From South Side Marina, Providenciales, Turks & Caicos, we traveled three days in a row, stopping at Mayaguana Island, Acklins Island, and finally Clarence Town, Long Island (Flying Fish Marina). The seas were relatively small and following, which was nice. The Customs and Immigration person arrived at our boat an hour after we arrived in Clarence Town, and checked us in quickly.
CLARENCE TOWN, LONG ISLAND (May 2018)
Flying fish marina is a very convenient spot for sport fishermen, with deep water just a few miles off the coast. Every day we were there the sport fishing boats would go out and come back with plenty of large fish, including Mahi Mahi and Tuna. Around dusk everyday the crew cleaned the fish and a lot of sharks came. Nurse sharks, Lemon sharks, and even a couple of Bull sharks, showed up everyday for the huge fish carcasses. Surprisingly the “docile” nurse sharks were also jumping two feet out of the water for the fish! We took amazing videos and pictures of the sharks feeding at the fish station
In 2014, when were last at Flying Fish Marina, they were working on a new building, a pool, and a restaurant. While we were cruising down south, we heard that their construction work was blown away with one of the many hurricanes. During our most recent visit, we were glad to see the work was finished and the result was excellent. The restaurant was great, and the store/marine chandlery was well stocked with boating essentials. Overall, the marina has great facilities and is a great place to stop in the Southern Bahamas.
One day, while we were on Long Island, we rented a car and went out exploring.
CAPE SANTA MARIA RESORT
After driving North, nearly the full length of the island, we stopped at the Cape Santa Maria Beach Resort for Lunch. The view was excellent and so was the food.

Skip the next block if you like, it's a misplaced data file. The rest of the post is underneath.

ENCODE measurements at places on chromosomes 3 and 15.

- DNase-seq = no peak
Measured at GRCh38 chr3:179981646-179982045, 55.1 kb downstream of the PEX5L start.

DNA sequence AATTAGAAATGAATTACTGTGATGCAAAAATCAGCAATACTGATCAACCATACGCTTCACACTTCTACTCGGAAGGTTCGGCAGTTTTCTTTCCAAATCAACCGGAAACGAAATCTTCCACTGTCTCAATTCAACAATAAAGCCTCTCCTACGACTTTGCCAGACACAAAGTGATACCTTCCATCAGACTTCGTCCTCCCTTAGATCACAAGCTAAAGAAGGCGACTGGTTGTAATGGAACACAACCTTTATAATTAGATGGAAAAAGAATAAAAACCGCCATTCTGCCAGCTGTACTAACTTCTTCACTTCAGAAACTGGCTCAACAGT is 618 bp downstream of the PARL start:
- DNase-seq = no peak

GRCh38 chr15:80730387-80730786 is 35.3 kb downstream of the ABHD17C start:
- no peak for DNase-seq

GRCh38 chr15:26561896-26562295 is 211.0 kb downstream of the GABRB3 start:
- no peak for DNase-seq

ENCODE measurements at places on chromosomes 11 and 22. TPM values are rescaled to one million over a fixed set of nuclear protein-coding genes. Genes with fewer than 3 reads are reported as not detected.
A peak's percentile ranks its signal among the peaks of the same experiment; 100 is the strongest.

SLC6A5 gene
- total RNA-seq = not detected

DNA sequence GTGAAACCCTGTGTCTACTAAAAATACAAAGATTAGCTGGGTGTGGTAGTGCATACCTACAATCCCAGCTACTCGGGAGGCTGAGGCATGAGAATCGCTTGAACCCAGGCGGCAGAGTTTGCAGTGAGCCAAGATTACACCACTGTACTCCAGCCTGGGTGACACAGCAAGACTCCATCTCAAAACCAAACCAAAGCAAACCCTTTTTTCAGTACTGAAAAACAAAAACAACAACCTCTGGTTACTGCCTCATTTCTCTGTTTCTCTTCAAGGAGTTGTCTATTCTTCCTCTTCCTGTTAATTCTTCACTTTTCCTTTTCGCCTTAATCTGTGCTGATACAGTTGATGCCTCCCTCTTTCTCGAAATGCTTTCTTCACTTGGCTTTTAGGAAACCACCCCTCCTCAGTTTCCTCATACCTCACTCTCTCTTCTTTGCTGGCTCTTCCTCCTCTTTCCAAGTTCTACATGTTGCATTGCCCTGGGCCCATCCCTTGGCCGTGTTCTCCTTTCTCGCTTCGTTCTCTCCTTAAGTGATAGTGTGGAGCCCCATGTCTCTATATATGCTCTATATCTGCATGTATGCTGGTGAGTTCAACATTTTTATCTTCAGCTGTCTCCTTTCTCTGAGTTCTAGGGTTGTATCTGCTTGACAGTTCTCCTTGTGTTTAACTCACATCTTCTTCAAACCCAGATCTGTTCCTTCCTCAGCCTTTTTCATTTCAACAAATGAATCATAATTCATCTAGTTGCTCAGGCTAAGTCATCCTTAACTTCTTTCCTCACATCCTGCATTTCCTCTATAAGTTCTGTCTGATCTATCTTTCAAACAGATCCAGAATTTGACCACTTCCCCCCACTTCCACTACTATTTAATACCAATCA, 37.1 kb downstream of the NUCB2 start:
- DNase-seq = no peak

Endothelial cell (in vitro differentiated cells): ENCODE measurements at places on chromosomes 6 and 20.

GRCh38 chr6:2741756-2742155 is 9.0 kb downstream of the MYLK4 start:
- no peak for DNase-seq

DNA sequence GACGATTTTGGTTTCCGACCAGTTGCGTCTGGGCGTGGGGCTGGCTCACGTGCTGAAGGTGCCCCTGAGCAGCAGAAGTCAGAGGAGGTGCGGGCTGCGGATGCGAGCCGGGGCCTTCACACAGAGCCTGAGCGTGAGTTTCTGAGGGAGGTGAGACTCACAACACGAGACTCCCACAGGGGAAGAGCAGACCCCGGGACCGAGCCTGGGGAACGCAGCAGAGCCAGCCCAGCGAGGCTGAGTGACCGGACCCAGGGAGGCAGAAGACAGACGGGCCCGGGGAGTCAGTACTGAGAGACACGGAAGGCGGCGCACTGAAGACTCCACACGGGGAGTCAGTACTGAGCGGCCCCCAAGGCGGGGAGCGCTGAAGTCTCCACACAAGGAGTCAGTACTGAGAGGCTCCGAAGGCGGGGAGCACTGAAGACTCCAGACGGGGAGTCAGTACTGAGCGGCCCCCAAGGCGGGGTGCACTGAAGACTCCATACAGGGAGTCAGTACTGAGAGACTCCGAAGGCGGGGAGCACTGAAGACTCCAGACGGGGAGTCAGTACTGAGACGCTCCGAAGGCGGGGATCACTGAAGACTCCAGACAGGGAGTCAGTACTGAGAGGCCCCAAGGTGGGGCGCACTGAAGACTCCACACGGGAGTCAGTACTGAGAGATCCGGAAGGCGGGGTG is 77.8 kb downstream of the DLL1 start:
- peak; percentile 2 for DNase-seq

Cape Santa Maria Resort sits overlooking Calabash Bay. It looked like such a great spot, we decided to take our boat there to spend a night at anchor.
After lunch at Cape Santa Maria, we drove further north to the Christopher Columbus Monument. Allegedly, the monument is overlooking the spot that Columbus first anchored in the New World. The allegedly comes from a lack of hard evidence, and San Salvador (just north of Long Island) has also laid claim to being the first place Columbus anchored.
The drive to the monument was three miles through, let’s say, less than favorable terrain. The rental car was a compact and not exactly fit for that terrain. About halfway there we passed a pickup truck (presumably with four-wheel drive) turning around. We still, unbelievably, made it to the monument.
It was a very short hike up a small hill. We took some pictures and then went back down Rocky/Muddy/Bush Whack Ave. It was fun, and a good live history lesson.
The next day, on Mother’s Day, we drove to Hamiliton’s Cave where the Lucayan Indians were thought to have once lived. The cave was full of many different types of bugs, bats, carvings, stalactites and stalagmites. Mom was very brave! Our guide, Leonard, told us that, in the past, the cave has been used as a hurricane shelter.
DEANS BLUE HOLE
After visiting Hamilton’s Cave, we took a quick visit to the infamous Dean’s Blue Hole. Dean’s Blue Hole is the second deepest saltwater blue hole in the world and the deepest one in the Bahamas. It is also the site of a few popular diving, and free-diving competitions. Unfortunately, we did not go in, and just walked around the edge. I hope to go back and scuba dive Dean’s Blue Hole some day in the future!
We spent our last night on Long Island anchored in Calabash Bay, just off Cape Santa Maria Beach Resort.
Our next stop in the Bahamas on our north bound journey was George Town, Great Exuma . . .